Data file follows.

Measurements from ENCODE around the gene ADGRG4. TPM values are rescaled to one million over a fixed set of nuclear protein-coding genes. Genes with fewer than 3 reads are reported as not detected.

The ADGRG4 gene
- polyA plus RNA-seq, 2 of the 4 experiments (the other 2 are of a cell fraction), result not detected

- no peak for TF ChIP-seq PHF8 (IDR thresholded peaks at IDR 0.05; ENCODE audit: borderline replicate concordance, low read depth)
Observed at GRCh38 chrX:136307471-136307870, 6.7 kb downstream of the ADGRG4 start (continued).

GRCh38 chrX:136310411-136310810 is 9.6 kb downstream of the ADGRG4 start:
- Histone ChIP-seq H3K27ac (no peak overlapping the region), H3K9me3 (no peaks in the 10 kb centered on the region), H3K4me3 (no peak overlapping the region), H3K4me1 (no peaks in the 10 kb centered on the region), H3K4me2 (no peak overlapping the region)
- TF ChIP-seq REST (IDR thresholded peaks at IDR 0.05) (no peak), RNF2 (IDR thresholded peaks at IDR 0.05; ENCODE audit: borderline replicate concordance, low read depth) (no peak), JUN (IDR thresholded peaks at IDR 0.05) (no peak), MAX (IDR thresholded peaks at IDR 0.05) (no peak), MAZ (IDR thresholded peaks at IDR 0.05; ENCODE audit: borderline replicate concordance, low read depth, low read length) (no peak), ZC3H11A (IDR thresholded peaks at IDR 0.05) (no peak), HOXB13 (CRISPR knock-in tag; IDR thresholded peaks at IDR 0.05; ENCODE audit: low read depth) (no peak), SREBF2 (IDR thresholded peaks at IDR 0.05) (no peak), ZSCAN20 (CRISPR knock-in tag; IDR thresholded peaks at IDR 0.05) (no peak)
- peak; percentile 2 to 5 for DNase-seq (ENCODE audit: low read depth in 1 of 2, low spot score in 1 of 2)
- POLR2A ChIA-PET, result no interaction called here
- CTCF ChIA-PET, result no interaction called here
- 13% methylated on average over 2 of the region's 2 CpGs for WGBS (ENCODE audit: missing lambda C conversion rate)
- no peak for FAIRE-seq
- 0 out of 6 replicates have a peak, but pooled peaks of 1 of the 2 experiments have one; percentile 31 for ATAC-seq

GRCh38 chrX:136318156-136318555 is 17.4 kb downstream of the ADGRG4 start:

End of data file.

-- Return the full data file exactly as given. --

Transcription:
Measurements from ENCODE around the gene ADGRG4. TPM values are rescaled to one million over a fixed set of nuclear protein-coding genes. Genes with fewer than 3 reads are reported as not detected.

The ADGRG4 gene
- polyA plus RNA-seq, 2 of the 4 experiments (the other 2 are of a cell fraction), result not detected

- no peak for TF ChIP-seq PHF8 (IDR thresholded peaks at IDR 0.05; ENCODE audit: borderline replicate concordance, low read depth)
Observed at GRCh38 chrX:136307471-136307870, 6.7 kb downstream of the ADGRG4 start (continued).

GRCh38 chrX:136310411-136310810 is 9.6 kb downstream of the ADGRG4 start:
- Histone ChIP-seq H3K27ac (no peak overlapping the region), H3K9me3 (no peaks in the 10 kb centered on the region), H3K4me3 (no peak overlapping the region), H3K4me1 (no peaks in the 10 kb centered on the region), H3K4me2 (no peak overlapping the region)
- TF ChIP-seq REST (IDR thresholded peaks at IDR 0.05) (no peak), RNF2 (IDR thresholded peaks at IDR 0.05; ENCODE audit: borderline replicate concordance, low read depth) (no peak), JUN (IDR thresholded peaks at IDR 0.05) (no peak), MAX (IDR thresholded peaks at IDR 0.05) (no peak), MAZ (IDR thresholded peaks at IDR 0.05; ENCODE audit: borderline replicate concordance, low read depth, low read length) (no peak), ZC3H11A (IDR thresholded peaks at IDR 0.05) (no peak), HOXB13 (CRISPR knock-in tag; IDR thresholded peaks at IDR 0.05; ENCODE audit: low read depth) (no peak), SREBF2 (IDR thresholded peaks at IDR 0.05) (no peak), ZSCAN20 (CRISPR knock-in tag; IDR thresholded peaks at IDR 0.05) (no peak)
- peak; percentile 2 to 5 for DNase-seq (ENCODE audit: low read depth in 1 of 2, low spot score in 1 of 2)
- POLR2A ChIA-PET, result no interaction called here
- CTCF ChIA-PET, result no interaction called here
- 13% methylated on average over 2 of the region's 2 CpGs for WGBS (ENCODE audit: missing lambda C conversion rate)
- no peak for FAIRE-seq
- 0 out of 6 replicates have a peak, but pooled peaks of 1 of the 2 experiments have one; percentile 31 for ATAC-seq

GRCh38 chrX:136318156-136318555 is 17.4 kb downstream of the ADGRG4 start: